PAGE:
Alfred Lion and Francis Wolff, owners of Blue Note Records (date and photog unknown)
It is incumbent upon listeners who love Blue Note music to thank these men (and Rudy Van Gelder!) for helping produce the music and imagery we hold so dear. These two gentlemen—along with the many extraordinary musicians who came through their doors—helped set a new standard for American jazz music.
Freddie Hubbard - But Beautiful (1960)
From the Hardbop Homepage tribute to Tina Brooks:
It was Ike Quebec who introduced him to Freddie Hubbard. “Ike Quebec introduced me to Tina at the 845 Club. Ike also introduced me to Alfred Lion. I loved Tina. He had a nice feeling. I got into him before I got into Hank (Mobley). He would write shit out on the spot and it would be beautiful. He wrote “Gypsy Blue” for me on the first record and I loved it. I just loved it. Tina made my first record date wonderful. He wrote and played beautifully. What a soulful, inspiring cat. I loved him.”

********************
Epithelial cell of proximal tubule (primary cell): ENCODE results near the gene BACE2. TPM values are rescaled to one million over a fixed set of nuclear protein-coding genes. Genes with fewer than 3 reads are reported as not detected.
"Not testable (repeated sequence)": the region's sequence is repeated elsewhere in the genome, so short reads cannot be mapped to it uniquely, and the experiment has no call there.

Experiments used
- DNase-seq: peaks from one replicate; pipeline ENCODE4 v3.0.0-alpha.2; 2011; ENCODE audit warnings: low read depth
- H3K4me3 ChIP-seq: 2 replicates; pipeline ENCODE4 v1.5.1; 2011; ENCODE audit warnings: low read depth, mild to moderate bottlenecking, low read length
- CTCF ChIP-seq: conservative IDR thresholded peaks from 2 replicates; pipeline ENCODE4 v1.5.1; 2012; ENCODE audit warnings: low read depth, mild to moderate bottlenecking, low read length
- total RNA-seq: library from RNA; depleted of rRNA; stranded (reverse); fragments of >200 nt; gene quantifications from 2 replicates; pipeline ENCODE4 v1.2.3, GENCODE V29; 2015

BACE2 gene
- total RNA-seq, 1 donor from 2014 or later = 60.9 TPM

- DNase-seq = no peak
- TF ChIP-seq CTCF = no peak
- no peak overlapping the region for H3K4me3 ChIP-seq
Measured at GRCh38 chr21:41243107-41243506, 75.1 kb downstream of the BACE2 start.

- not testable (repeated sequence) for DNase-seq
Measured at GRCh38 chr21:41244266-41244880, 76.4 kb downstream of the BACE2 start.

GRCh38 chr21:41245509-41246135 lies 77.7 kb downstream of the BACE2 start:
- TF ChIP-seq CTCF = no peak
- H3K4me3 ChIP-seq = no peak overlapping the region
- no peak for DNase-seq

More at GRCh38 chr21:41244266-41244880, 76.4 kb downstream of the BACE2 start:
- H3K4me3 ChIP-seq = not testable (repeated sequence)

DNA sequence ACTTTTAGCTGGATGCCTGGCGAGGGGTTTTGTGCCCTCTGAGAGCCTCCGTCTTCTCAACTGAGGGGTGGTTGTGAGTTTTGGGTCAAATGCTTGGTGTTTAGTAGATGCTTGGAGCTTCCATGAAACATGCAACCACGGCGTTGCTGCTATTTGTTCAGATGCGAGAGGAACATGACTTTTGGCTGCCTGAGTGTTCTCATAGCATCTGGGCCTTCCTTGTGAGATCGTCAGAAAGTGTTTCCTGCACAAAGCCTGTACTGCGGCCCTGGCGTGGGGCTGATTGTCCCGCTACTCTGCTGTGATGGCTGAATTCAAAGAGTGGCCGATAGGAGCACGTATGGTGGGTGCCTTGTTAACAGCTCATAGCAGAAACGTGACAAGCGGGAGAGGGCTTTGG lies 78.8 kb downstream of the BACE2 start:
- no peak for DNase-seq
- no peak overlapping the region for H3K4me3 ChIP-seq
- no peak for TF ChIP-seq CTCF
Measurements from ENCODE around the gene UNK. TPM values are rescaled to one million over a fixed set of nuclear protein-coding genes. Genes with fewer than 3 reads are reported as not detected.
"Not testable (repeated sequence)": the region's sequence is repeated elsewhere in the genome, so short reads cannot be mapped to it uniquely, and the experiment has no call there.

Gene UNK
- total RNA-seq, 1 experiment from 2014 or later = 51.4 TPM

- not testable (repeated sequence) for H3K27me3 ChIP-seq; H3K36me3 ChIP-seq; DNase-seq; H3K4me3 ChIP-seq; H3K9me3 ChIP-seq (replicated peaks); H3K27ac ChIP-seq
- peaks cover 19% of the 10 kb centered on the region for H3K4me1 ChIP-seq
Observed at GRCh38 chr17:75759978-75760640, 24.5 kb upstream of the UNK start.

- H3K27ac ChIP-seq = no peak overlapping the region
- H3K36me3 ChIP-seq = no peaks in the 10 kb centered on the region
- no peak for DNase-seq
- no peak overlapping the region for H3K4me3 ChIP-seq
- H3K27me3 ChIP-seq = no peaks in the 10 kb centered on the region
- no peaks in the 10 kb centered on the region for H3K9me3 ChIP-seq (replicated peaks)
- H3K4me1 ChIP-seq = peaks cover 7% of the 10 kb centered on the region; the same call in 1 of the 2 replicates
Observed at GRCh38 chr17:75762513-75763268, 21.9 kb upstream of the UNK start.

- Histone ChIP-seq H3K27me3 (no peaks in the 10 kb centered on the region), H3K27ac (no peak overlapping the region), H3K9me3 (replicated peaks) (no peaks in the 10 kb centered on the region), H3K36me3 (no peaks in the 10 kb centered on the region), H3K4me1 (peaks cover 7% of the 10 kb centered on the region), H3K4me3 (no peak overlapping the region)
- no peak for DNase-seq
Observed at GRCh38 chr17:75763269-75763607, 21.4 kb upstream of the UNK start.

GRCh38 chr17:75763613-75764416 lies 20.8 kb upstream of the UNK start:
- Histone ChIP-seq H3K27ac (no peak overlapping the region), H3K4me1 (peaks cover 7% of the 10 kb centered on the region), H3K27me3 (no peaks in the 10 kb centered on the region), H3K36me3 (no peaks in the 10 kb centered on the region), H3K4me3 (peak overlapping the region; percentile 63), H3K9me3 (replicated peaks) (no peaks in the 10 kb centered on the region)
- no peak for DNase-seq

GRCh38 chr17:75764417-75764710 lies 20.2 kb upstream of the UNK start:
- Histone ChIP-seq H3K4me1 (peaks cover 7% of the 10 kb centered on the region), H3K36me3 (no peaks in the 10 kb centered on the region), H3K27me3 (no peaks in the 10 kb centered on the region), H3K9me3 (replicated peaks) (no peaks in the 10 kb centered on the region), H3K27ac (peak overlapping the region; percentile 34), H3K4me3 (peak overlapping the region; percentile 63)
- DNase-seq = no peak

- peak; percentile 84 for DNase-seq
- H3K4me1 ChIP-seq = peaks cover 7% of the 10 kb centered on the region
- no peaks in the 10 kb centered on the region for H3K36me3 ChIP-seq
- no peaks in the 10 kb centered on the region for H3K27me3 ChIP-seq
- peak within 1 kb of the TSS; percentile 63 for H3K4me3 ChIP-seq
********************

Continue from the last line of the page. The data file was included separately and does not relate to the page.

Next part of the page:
Freddie’s session took place on June 19, 1960. And Tina did play beautifully. He also wrote “Open Sesame” and “Gypsy Blue” and arranged “But Beautiful.” Exactly one week later, Tina made his second album True Blue and Freddie Hubbard was the trumpeter. Both albums were released that fall.
Tina Brooks was a shooting star in the jazz night sky who burned out way too soon. Catch him blowing one of the all-time great tenor sax solos on his composition “Street Singer,” which appears on Jackie McLean’s Jackie’s Bag.
Alfred Lion and Dexter Gordon during Gordon’s Clubhouse session, Englewood Cliffs NJ, May 27 1965 (photo by Francis Wolff)
[Left to right] Grachan Moncur III (in front of producer Alfred Lion), Jackie McLean, and Duke Pearson (present, did not play) at Moncur’s Evolution session, Englewood Cliffs NJ, November 21 1963
(photo by Francis Wolff)
Stills of Grant Green (with Herbie Hancock and Alfred Lion) during the recording of Feelin’ The Spirit, Englewood Cliffs NJ, December 21 1962 (photos by Francis Wolff)